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More AngularJS Magic to Supercharge your Webapp

More AngularJS Magic to Supercharge your Webapp
Make way for another amazing article which covers more of AngularJS Due to the popularity of the previous article, Use AngularJS to power your web application, I've decided to cover more of AngularJS to make it fun and easy for all developers to play around with it. AngularJS is an incredible tool, but a lot of the more advanced features are hidden in deep within the documentation and others are too tricky to learn direclty. AngularJS is also a fairly new product and as a result there are many features that are yet to be discovered and blogged about. This article will cover more of the hidden gems of AngularJS and introduce new development tricks and methods to supercharge your AngularJS application. Pleaes read onwards if you wish to become an AngularJS web guru :). This page was first published on October 2nd 2012 and was last updated on January 30th 2013. This article is a sequel to the previous article titled Use AngularJS to Power Your Web Application. OK so onto business. Oh!

Use AngularJS to Power Your Web Application AngularJS is a truly amazing approach to developing JS-heavy web applications AngularJS, by Google, is a well-organized, well-tested, versatile, powerful and flexible JavaScript MVC framework for building rich client-side applications. You still may need to have a server-side backend, but the majority of the user-interactivity logic will be delegated to the client-side. This page was first published on August 15th 2012 and was last updated on October 29th 2012. This article briefly outlines what Angular can be used for and the basics of how it works. This article also explains how angular can be used with MooTools and JQuery in harmony. When you decide to build a website using angular the major question to ask yourself is that is this a website that requires valid HTML or is this a web application that focusses more on functionality then markup. Just like any MVC architecture, URL paths are routed to controllers and the parameters are available within the controller method.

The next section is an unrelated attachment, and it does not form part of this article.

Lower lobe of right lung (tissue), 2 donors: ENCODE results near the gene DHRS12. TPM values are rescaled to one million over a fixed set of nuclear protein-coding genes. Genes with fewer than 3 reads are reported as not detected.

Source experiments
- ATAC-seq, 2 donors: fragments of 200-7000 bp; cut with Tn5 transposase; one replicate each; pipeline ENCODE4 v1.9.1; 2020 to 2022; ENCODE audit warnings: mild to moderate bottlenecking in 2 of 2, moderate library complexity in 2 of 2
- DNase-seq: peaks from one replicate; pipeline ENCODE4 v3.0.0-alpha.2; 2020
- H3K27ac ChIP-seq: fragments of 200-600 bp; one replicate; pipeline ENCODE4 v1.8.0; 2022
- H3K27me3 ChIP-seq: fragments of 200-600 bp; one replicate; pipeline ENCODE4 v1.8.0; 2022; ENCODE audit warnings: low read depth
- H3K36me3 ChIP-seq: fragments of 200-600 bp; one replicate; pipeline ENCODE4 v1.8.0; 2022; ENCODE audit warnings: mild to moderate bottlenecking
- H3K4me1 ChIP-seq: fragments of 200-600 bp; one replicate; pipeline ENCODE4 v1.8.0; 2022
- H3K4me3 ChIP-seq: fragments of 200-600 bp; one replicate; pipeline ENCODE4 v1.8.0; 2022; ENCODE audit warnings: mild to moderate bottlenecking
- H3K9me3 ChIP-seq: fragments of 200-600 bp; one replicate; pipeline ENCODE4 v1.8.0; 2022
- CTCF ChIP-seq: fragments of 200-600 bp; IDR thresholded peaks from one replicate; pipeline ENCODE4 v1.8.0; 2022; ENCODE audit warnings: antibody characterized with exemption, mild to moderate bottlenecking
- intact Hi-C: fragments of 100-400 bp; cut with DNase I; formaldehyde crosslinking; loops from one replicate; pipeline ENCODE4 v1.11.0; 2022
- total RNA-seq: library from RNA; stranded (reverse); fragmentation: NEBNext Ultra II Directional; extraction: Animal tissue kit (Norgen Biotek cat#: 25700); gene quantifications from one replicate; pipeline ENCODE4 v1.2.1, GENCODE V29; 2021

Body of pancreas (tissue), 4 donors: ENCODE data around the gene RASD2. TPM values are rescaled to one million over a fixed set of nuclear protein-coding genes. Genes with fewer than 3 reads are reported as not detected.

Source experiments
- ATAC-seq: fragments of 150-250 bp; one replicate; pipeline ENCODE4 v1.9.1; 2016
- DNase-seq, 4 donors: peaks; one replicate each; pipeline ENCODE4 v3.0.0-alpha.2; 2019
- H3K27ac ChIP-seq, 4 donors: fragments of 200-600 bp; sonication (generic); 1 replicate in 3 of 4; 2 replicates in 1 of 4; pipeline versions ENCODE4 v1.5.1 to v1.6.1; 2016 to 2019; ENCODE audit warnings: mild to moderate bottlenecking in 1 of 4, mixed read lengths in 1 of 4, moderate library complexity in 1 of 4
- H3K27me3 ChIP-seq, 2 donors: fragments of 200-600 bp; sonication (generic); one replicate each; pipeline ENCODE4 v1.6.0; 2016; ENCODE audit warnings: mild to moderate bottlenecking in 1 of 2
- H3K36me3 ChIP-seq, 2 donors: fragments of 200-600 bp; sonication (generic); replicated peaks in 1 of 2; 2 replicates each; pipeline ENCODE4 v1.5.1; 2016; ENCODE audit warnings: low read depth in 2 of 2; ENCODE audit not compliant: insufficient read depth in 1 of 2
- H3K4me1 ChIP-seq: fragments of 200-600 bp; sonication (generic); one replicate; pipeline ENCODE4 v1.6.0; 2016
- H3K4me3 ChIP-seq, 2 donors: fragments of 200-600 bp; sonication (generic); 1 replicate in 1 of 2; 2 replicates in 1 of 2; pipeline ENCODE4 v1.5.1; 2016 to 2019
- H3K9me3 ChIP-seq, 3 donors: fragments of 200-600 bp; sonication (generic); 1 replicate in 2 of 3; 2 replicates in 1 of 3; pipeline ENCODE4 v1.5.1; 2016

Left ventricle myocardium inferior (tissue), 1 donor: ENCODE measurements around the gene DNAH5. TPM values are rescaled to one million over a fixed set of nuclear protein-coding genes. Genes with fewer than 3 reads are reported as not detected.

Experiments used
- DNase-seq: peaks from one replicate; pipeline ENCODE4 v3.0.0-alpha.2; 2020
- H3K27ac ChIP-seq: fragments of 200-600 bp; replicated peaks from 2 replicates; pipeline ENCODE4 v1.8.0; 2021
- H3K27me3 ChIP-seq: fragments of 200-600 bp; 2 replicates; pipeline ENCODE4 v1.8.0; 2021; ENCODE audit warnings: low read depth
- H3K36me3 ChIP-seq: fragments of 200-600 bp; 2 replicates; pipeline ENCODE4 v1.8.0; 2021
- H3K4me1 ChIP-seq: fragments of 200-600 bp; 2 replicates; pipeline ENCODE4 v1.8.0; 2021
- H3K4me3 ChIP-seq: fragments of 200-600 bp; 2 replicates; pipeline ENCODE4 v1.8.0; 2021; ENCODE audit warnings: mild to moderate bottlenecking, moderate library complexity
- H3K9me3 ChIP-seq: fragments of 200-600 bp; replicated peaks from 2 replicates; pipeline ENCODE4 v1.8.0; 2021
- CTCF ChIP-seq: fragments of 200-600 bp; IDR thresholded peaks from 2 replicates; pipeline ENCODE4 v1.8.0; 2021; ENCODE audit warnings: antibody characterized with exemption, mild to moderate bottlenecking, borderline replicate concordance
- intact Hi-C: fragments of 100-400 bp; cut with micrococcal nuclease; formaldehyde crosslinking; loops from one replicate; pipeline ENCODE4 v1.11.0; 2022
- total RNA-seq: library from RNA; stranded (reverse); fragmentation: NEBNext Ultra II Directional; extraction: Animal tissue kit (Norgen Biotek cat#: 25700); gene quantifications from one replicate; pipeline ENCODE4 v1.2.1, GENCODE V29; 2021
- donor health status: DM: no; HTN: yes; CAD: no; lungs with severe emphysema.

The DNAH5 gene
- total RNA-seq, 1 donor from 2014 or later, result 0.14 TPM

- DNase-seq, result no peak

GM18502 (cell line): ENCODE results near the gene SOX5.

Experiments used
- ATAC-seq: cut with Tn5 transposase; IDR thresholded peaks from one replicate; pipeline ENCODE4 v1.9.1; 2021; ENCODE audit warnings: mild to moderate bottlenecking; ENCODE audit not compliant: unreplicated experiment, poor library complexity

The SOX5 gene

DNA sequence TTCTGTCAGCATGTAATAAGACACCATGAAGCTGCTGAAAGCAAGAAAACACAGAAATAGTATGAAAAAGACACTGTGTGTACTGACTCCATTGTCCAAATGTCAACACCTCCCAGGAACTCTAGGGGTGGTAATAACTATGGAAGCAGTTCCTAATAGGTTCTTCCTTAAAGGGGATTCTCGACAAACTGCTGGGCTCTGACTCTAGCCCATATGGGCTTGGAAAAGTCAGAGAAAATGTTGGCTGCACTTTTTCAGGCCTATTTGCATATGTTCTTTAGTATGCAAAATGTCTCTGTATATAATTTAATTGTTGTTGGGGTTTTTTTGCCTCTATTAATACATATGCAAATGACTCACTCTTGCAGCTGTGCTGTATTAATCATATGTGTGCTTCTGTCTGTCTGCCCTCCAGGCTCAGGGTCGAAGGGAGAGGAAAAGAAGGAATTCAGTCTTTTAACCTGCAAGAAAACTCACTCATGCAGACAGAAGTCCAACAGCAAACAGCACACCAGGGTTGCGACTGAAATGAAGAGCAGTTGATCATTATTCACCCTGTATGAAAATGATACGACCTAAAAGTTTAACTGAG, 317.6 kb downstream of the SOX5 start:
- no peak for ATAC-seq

Logging Client-Side Errors With AngularJS And Stacktrace.js Last year, at cf.Objective(), I was watching Elliott Sprehn give a presentation on Production Ready JavaScript. In part of the presentation, he was talked about client-side errors and recommended that everyone log client-side errors to the server. To be honest, before he mentioned it, I don't think that it had ever occurred to me! Before that, I had only ever logged server-side errors. View this demo in my JavaScript-Demos project on GitHub. AngularJS has excellent error handling! To help me and my team iron our JavaScript errors, we needed to intercept the core AngularJS error handling and add a server-side communication aspect to it. Posting the error to the server was only half the battle; it turns out that getting the right error information out of a JavaScript exception object is not super easy, especially across multiple browsers. In the following code, I've tried to isolate all of the error handling aspects of my AngularJS application.

How to make your AngularJS app work in IE 8 | HYPOPORT IT Blog Written by Andreas Marek (@andimarek). We (the team I work in) are developing an AngularJS application for the last several months. Most of our customers are still using IE 8, so we need to support that browser. Our app is using AngularJS 1.1.5 and jQuery 1.x. A few weeks ago it was time to make our app work in IE 8. We had to deal with three main problems and some “normal” IE problems regarding html and css. Problem 1: Ajax caching All browsers don’t cache Ajax requests, except IE. We decided to set the http response header ‘cache-control’:’no-cache’ for every http Ajax response. You don’t need ‘pragma’:’no-cache’ or any other additionally headers as sometimes suggested. Problem 2: Custom html elements (Important: Because our app has jQuery 1.x included Angular uses jQuery instead of jqLite. This was our biggest problem we had to overcome. Our app uses ng-view and around 10 custom elements. Solution: Extending jQuery’s internal list of html elements to Problem 3: ng-repeat and html5 elements